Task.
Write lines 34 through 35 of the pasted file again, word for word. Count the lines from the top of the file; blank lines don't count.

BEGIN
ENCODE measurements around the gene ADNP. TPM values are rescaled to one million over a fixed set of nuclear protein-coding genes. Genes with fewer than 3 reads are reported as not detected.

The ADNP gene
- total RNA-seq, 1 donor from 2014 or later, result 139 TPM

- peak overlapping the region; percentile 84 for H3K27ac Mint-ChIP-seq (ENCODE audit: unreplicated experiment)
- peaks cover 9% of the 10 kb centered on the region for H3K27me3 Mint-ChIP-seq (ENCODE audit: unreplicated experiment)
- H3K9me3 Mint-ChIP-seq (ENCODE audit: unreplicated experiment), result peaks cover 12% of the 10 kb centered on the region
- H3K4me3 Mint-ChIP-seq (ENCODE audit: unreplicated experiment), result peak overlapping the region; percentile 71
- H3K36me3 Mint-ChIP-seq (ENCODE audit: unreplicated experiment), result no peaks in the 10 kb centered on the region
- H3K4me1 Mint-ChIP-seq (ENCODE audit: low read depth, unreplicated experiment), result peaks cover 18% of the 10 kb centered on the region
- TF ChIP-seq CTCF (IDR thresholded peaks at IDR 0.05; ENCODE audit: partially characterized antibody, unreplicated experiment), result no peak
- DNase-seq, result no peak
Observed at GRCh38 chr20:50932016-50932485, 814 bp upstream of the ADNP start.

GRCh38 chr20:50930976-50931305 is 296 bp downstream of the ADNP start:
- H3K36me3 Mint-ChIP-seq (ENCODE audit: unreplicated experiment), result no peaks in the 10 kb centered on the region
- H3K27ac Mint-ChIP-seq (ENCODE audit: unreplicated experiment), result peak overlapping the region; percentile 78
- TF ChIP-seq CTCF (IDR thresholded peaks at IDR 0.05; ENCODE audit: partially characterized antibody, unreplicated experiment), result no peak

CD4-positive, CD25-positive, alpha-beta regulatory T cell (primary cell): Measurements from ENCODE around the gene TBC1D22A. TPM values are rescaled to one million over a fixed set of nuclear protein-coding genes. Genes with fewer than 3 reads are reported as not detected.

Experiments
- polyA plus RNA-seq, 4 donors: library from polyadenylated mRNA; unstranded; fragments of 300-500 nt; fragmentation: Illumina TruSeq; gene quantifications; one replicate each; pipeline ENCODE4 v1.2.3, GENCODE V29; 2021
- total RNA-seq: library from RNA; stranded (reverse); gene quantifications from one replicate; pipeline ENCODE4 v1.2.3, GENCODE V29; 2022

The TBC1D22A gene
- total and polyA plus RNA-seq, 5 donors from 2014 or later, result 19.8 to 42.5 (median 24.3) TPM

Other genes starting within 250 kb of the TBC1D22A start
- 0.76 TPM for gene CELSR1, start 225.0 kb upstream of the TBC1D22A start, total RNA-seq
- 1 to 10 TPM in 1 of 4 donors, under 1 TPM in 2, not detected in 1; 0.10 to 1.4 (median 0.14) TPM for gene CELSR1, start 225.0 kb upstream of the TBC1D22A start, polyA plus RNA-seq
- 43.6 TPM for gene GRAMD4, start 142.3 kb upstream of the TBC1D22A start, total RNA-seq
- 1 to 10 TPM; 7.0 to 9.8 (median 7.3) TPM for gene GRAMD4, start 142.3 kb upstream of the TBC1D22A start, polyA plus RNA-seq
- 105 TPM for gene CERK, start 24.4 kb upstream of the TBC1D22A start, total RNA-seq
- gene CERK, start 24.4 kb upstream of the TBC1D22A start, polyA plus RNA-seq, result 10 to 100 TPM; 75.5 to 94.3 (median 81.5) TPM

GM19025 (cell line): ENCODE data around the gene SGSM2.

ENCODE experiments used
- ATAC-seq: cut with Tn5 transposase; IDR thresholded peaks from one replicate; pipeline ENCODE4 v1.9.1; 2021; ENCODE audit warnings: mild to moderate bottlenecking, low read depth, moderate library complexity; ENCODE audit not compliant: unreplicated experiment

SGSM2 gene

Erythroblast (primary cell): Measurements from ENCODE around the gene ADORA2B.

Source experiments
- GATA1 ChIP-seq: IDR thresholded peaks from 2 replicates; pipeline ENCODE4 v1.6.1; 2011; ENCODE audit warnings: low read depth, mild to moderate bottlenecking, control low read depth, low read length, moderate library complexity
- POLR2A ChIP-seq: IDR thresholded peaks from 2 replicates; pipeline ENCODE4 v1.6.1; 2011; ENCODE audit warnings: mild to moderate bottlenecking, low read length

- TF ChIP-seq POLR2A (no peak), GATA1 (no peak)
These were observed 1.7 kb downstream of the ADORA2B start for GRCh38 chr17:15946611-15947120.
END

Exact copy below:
Erythroblast (primary cell): Measurements from ENCODE around the gene ADORA2B.

Source experiments